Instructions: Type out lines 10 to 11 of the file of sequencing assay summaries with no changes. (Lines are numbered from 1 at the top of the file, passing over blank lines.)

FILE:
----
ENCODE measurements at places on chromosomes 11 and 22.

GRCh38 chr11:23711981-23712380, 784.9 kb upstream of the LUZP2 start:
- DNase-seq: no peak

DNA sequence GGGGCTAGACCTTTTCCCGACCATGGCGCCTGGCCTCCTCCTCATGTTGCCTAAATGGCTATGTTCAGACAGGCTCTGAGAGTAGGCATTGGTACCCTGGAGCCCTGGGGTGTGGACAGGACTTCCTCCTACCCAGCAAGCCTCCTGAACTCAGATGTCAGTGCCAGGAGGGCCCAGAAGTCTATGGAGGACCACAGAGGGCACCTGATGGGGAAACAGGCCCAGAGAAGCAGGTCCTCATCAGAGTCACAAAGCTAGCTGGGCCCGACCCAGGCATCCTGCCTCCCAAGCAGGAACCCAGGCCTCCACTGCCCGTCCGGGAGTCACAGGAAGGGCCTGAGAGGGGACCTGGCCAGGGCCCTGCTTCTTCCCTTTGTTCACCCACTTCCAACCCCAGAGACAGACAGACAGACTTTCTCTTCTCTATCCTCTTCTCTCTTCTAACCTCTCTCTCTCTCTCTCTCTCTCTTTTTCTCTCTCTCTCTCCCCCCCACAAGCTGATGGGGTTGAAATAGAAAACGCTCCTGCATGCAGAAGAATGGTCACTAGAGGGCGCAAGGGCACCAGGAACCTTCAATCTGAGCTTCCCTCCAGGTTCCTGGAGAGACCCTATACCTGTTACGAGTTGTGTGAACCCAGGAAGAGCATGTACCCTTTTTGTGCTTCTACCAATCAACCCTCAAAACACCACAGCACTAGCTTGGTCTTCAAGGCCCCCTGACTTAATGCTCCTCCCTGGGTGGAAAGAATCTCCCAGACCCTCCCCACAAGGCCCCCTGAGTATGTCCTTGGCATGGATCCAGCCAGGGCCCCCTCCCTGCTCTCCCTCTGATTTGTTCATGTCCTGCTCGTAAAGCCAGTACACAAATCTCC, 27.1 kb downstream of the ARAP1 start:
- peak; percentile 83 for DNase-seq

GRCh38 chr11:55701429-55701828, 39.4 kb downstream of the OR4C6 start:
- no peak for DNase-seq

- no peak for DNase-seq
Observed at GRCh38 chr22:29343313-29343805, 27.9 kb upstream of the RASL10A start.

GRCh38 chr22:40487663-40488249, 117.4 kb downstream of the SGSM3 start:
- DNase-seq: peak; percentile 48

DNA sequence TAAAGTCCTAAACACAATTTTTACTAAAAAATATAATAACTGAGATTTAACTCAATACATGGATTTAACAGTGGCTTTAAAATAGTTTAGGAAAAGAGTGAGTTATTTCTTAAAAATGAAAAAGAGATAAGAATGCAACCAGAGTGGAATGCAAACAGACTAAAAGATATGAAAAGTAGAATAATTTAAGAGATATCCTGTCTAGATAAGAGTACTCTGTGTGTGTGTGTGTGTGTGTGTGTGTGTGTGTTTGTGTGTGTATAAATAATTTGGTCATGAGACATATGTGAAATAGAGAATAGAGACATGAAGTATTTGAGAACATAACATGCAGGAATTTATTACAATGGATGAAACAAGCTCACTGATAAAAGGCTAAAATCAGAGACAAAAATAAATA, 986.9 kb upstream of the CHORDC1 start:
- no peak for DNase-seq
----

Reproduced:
GRCh38 chr22:40487663-40488249, 117.4 kb downstream of the SGSM3 start:
- DNase-seq: peak; percentile 48